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Over 2m Aussies fall victim to scams and fraud

  • March 24 2022
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Over 2m Aussies fall victim to scams and fraud

By Jon Bragg
March 24 2022

One in nine people suffered card fraud, scams or another form of personal fraud during the last financial year.

scams and fraud

Over 2m Aussies fall victim to scams and fraud

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  • March 24 2022
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One in nine people suffered card fraud, scams or another form of personal fraud during the last financial year.

scams and fraud

New data from the Australian Bureau of Statistics (ABS) has shown that 2.1 million Aussies fell victim to one or more types of personal fraud in the 2020-21 financial year.

An increase in card fraud and scams resulted in 11 per cent of the population experiencing at least one form of personal fraud during the financial year, up from 8.5 per cent in 2014-15.

Card fraud was found to be the most common type of fraud, affecting 6.9 per cent of individuals aged 15 and older or around 1.4 million people in total.

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An even higher percentage of Aussies aged between 35 to 44 (9.1 per cent), 45 to 54 (9.0 per cent) and 55 to 64 (8.1 per cent) fell victim to card fraud than those in other age groups.

In approximately one-third of incidents, victims said that their card details had been obtained over the internet, while 39 per cent did not know how their details were obtained.

95 per cent of the individuals who experienced card fraud reported the latest incident to an authority, including their bank or financial institution (88.7 per cent) or credit card company (15.3 per cent).

Meanwhile, more than 723,000 people or 3.6 per cent of the population experienced some type of scam during 2020-21, up from 2.4 per cent in 2014-15.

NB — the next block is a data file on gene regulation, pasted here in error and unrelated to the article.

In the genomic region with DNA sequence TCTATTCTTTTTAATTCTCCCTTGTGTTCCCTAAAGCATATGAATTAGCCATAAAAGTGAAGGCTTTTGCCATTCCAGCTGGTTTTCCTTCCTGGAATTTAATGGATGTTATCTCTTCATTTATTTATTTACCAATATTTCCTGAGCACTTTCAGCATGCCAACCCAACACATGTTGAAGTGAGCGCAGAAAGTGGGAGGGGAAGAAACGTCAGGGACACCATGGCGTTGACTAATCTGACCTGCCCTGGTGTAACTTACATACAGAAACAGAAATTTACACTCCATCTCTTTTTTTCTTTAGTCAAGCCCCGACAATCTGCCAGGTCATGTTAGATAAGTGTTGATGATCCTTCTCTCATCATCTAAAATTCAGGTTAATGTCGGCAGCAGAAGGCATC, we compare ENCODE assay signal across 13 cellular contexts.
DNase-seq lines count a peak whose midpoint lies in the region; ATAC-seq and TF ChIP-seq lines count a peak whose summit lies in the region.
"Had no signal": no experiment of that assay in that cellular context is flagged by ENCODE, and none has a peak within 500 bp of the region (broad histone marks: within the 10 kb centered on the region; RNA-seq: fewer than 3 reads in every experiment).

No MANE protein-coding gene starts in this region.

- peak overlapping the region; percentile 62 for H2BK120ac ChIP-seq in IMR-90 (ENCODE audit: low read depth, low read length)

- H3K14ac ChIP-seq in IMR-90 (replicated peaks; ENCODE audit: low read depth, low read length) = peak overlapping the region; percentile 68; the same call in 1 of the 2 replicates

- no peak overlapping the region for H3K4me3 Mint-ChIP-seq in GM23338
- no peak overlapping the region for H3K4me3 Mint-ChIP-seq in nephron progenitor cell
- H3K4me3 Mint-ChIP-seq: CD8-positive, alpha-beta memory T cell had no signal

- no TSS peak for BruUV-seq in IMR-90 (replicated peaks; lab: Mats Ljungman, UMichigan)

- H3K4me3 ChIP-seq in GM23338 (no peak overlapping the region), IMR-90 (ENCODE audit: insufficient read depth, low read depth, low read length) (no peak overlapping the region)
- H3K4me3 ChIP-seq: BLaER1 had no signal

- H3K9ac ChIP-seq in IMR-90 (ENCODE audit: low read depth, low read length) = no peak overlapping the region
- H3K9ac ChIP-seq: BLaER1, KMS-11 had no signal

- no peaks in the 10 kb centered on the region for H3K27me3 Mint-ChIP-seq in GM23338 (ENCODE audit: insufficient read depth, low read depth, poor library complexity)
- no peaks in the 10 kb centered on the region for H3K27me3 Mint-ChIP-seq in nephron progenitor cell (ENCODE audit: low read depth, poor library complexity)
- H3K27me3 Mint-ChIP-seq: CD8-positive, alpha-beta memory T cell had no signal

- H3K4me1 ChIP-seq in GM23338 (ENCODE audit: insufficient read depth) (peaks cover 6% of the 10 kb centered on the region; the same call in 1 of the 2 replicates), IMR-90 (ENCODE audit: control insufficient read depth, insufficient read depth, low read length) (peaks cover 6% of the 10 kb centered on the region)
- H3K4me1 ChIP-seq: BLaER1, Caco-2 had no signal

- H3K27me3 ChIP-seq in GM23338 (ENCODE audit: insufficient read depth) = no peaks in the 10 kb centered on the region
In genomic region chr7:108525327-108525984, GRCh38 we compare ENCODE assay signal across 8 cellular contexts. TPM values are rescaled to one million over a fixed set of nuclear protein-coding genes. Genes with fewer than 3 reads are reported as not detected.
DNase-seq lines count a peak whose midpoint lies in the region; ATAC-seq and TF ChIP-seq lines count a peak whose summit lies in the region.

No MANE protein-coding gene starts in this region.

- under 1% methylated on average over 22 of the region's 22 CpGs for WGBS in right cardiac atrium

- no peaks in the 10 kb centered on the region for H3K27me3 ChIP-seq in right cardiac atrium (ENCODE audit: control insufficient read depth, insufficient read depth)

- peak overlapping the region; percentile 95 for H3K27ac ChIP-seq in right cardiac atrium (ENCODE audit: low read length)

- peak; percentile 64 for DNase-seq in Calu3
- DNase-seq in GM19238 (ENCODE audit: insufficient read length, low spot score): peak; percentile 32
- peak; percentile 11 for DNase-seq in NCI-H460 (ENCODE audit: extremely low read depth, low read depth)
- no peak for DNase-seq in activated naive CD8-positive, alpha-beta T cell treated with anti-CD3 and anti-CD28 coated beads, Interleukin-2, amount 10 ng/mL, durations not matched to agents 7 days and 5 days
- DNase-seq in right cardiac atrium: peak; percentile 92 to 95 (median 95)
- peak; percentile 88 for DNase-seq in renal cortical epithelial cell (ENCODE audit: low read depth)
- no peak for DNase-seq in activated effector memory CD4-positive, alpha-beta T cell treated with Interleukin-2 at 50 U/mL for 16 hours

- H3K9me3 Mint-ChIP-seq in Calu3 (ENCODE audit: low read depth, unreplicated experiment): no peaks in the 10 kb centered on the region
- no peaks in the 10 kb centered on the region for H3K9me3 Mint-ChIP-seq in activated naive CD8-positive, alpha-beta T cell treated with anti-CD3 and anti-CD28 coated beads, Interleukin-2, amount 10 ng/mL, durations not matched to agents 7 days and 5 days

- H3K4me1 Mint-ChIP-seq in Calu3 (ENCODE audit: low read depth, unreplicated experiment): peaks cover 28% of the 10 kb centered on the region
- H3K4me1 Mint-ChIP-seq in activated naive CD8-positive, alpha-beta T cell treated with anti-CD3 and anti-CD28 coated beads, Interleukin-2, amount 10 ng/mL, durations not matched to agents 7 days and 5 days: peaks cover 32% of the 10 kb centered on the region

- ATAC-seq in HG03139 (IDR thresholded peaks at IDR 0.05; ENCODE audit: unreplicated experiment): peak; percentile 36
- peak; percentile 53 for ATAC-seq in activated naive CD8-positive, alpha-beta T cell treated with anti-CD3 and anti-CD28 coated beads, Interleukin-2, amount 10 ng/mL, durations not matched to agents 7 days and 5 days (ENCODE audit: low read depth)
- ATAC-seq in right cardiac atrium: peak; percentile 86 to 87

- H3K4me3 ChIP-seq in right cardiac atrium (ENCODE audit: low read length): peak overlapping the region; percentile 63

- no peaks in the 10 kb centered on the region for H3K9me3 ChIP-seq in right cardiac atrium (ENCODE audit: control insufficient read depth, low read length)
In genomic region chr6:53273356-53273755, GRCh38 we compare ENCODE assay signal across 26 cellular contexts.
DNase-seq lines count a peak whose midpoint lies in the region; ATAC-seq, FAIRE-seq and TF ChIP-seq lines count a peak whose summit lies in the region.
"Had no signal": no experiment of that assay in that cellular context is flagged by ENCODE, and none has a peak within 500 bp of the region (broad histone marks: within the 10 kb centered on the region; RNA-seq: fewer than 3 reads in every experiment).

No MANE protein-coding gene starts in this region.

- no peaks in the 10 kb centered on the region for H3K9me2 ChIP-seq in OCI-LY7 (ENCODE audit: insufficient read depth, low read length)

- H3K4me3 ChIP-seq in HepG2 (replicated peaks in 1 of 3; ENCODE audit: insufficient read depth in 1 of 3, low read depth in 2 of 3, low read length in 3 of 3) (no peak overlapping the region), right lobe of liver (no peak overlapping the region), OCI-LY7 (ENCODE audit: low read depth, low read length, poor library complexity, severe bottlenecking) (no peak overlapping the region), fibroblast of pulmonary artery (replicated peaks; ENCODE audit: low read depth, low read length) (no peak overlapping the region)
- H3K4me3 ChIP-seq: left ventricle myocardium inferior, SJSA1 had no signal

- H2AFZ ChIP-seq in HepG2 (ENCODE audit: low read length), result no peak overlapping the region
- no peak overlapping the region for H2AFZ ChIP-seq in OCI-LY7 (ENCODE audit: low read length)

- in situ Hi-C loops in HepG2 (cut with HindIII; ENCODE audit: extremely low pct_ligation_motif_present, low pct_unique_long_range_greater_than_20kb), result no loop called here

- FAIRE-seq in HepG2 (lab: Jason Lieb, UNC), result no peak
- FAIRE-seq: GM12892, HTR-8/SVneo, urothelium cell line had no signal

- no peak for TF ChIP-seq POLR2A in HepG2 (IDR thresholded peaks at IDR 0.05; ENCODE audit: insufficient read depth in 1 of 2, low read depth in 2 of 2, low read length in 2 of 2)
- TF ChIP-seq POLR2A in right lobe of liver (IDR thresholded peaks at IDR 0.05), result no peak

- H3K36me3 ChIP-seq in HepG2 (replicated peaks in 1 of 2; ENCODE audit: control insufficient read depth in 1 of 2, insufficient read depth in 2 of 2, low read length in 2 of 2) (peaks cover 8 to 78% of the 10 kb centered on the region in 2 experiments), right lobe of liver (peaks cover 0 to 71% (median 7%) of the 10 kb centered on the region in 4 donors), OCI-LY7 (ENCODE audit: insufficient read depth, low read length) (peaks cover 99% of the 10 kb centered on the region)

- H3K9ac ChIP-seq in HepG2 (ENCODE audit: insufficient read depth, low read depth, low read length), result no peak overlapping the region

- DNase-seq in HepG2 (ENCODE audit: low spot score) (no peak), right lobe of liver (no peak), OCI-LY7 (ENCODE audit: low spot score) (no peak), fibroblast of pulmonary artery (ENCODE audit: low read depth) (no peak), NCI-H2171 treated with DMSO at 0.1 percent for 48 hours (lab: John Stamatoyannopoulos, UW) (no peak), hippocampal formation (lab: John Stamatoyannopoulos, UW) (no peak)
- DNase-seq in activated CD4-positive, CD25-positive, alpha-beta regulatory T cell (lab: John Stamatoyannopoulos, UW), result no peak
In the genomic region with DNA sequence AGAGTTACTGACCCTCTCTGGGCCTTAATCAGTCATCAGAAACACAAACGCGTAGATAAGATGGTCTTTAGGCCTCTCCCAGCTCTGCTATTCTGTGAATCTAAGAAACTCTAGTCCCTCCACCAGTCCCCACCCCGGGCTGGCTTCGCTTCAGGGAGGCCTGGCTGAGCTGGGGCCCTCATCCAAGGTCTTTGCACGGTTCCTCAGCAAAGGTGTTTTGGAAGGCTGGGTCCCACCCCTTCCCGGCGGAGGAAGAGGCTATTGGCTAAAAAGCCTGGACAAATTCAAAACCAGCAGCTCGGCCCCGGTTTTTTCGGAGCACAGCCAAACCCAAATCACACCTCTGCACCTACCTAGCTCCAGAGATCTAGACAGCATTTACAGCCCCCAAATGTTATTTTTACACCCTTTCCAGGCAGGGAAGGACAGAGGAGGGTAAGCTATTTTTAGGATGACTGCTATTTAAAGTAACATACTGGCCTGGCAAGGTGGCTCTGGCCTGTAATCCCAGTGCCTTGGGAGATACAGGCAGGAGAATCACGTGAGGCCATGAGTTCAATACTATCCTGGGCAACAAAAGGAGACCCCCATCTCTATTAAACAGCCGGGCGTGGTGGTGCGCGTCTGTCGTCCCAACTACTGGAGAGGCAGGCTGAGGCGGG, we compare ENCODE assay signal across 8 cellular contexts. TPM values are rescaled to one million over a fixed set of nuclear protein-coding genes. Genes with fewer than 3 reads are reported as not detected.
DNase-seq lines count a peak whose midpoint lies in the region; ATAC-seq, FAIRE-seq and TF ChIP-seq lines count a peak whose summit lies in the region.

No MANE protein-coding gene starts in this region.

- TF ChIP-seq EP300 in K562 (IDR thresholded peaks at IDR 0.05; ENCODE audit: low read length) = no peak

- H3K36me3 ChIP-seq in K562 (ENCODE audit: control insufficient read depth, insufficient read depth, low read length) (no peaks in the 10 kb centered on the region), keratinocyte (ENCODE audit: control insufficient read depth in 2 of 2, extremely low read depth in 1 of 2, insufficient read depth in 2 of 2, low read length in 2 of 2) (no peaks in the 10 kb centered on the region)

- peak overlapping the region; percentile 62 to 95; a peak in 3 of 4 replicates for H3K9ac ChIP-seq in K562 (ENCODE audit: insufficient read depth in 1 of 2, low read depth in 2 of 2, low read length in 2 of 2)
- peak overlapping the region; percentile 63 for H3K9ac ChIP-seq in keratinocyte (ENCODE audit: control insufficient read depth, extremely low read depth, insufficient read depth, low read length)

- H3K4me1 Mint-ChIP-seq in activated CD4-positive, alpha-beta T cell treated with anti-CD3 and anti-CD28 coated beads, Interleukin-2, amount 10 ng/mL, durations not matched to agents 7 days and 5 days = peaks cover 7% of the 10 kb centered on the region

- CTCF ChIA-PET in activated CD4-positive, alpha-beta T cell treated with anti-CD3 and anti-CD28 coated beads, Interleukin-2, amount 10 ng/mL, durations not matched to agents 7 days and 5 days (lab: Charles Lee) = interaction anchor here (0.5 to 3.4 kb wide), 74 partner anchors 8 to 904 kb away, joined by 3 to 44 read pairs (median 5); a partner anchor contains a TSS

“Since 2014-15, victimisation rates have increased for information request or phishing scams , buying or selling scams and upfront payment scams,” said ABS director of the National Centre for Crime and Justice Statistics Will Milne.

The percentage of Aussies who experienced an information request or phishing scam during 2020-21 more than doubled to 1 per cent.

Additionally, 0.8 per cent of people fell victim to a buying or selling scam, 0.4 per cent were hit by an upfront payment scam and another 0.4 per cent were duped by a financial advice scam.

The 45 to 54 age bracket had the highest rate of scam victimisation at 4.2 per cent, followed by the 65 and over age group (4.0 per cent) and those aged between 35 to 44 (3.9 per cent).

Unlike the high levels of reporting seen for card fraud, only half of those who had experienced a scam reported the most serious incident to an authority.

“The reporting rate varied by scam type, ranging from 23 per cent for computer support scams to 65 per cent for buying or selling scams,” said Mr Milne.

The ABS found that an estimated 55 per cent of Aussies, or about 11.1 million people, had encountered a scam during the 2020-21 financial year, most commonly over the phone (38.3 per cent), via email (32.2 per cent), text message (23.4 per cent) or online (20.2 per cent).

Over 2m Aussies fall victim to scams and fraud
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